Should I go back to being a hunch back regardless of my teams opinions?

-- Good post by the way! Jarick, your points are head on with slap shots.


Last edited by BHDefensiveForward: 02-03-2012 at 12:52 AM.
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02-03-2012, 09:29 AM
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I have a (probably incorrect) theory that slappers come more natural to guys who have their dominant hand on the bottom. There's exceptions and what not, but if my theory's correct and the bottom hand drives the slapper, it would make sense. Meanwhile wristers and snappers seem more push-pull and top hand driven, like passing and puck handling, so it comes more natural to guys with the dominant hand on top.

My gut says if you're an aggressive forechecking forward and you can handle a longer stick, don't worry about the slappers so much and just get off quick shots when you get a chance.

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02-03-2012, 11:03 AM
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Quote:
Originally Posted by Jarick View Post
I have a (probably incorrect) theory that slappers come more natural to guys who have their dominant hand on the bottom. There's exceptions and what not, but if my theory's correct and the bottom hand drives the slapper, it would make sense. Meanwhile wristers and snappers seem more push-pull and top hand driven, like passing and puck handling, so it comes more natural to guys with the dominant hand on top.

My gut says if you're an aggressive forechecking forward and you can handle a longer stick, don't worry about the slappers so much and just get off quick shots when you get a chance.
I did a test this morning, and my shot release is roughly 60% faster including setup with a stick at shoulder height than a longer stick.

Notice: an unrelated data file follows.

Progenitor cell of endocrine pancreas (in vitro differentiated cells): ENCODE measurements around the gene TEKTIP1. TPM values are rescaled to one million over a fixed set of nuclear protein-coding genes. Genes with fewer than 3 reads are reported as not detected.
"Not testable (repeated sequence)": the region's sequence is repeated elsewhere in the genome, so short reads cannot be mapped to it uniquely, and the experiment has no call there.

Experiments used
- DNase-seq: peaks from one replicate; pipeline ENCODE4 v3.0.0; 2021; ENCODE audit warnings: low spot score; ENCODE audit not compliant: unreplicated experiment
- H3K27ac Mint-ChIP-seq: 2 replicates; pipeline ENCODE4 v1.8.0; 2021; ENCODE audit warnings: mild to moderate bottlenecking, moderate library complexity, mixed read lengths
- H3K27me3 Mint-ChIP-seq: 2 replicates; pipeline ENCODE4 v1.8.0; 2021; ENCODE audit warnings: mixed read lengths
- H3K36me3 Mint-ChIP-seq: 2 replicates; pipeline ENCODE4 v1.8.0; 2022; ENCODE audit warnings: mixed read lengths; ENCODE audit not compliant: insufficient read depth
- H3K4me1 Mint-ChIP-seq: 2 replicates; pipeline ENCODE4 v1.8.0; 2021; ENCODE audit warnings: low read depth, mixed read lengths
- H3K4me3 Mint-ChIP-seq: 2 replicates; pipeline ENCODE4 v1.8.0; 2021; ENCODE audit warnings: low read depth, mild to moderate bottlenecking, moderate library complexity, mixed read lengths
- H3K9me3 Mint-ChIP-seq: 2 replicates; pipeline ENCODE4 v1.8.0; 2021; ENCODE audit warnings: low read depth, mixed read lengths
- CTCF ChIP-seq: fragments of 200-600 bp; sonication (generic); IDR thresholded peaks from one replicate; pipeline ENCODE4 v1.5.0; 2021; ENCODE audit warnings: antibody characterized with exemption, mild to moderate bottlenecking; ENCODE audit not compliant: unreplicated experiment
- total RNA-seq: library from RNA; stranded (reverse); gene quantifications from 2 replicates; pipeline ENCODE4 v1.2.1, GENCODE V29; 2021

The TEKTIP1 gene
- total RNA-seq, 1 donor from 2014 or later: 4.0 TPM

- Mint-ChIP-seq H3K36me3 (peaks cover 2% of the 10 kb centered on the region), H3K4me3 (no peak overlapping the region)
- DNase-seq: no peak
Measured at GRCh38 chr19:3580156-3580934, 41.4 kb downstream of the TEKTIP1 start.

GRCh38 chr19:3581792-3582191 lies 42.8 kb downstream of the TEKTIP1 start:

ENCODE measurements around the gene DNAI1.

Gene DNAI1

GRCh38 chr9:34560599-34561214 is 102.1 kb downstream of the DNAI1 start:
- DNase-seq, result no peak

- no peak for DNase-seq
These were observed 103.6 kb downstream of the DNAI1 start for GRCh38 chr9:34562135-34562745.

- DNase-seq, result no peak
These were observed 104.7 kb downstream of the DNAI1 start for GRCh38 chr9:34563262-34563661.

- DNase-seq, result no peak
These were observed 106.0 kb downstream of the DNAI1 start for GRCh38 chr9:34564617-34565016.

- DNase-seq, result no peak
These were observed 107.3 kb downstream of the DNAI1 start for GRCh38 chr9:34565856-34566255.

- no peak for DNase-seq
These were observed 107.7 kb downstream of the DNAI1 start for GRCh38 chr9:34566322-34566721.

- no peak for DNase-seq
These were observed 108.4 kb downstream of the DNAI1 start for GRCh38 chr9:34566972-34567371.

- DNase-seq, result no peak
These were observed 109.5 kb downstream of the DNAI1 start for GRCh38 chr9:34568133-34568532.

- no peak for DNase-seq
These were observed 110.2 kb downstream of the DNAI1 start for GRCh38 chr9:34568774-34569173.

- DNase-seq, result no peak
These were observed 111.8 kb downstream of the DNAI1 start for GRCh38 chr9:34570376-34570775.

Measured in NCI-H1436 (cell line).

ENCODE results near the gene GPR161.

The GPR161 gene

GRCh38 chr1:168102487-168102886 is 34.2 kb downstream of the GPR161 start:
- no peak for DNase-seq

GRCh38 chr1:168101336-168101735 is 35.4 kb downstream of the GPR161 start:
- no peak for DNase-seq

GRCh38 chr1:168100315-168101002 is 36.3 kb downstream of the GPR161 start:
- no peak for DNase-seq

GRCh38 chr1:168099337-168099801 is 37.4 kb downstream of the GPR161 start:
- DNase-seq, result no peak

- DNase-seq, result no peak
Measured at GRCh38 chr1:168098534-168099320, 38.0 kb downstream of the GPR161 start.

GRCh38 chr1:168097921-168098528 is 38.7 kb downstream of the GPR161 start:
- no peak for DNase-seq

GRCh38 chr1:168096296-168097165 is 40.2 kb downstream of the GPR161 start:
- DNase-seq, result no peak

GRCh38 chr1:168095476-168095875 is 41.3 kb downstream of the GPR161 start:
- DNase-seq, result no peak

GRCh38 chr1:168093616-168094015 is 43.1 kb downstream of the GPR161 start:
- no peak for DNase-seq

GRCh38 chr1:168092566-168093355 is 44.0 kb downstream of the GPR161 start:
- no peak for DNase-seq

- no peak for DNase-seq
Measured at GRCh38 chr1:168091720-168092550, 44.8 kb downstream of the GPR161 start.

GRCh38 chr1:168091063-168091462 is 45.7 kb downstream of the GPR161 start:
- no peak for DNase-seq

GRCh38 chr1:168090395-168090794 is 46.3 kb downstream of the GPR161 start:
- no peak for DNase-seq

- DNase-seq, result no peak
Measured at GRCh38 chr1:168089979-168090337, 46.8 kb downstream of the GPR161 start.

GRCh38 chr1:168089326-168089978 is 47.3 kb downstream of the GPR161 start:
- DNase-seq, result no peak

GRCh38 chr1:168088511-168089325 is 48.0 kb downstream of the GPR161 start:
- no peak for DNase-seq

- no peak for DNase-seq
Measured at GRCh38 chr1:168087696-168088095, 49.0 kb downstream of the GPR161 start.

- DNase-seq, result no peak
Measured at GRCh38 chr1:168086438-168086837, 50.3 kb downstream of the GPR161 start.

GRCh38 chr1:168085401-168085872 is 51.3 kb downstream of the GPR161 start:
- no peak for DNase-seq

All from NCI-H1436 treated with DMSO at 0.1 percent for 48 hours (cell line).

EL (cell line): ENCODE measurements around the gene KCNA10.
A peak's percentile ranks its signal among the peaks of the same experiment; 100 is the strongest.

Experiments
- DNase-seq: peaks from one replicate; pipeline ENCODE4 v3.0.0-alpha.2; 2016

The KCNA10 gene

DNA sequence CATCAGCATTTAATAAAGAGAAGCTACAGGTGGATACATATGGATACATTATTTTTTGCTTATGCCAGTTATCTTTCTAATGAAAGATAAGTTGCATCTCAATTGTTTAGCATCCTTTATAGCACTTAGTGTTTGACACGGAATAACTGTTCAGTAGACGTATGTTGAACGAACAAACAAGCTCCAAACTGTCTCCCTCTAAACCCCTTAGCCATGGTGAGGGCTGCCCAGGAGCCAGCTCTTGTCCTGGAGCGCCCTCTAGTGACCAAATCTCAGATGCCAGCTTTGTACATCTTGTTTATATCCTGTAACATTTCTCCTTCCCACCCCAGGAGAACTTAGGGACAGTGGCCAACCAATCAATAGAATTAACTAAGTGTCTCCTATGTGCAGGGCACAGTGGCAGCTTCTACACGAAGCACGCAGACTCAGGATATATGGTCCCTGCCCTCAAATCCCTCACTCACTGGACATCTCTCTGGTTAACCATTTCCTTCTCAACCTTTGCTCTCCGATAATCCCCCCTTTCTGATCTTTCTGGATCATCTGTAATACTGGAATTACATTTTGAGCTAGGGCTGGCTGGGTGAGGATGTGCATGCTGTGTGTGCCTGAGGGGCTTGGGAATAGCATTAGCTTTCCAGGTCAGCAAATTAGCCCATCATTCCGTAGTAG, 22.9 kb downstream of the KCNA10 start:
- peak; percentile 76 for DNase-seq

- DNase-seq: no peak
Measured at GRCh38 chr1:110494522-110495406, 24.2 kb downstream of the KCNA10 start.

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02-04-2012, 10:47 PM
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So I played a game tonight, and it turns out it has nothing to do with the curve! I cut the super long eyebrow height stick to my collarbone, and I'm ripping shots with ease. I even picked up a Sakic curve for the game, which makes my shots 20% faster and harder for some reason. So I guess it was just having an overly long stick.

Sadly I'm paying the price because as a forechecker I cannot be as effective without the reach, but when I have possession, I can rip shots, and stick handle with ease.

Glad that problem is fixed! My Sakic curve shots are not much higher than Iginla as I really cup the ball, however I can deke much easier with Sakic, and rip shots off faster. Iginla helps with plays, and back hands for me though.

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02-04-2012, 11:26 PM
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Quote:
Originally Posted by Jarick View Post
I like that vid, and check out these as well in this post. Honestly after I watched that Matt Ellis vid I got rid of both my "wrist" and "snap" shot and started doing whatever it is that he's doing (I call it a snap shot still).

With slappers I think there's some of that concept, but the bigger thing is driving your bottom hand through instead of the push-pull. But I'm so awful at those it's not worth my advice

Check the link in the sticky up top re: slappers and feel free to bump it or come back with questions.
those are some great video's...thanks for posting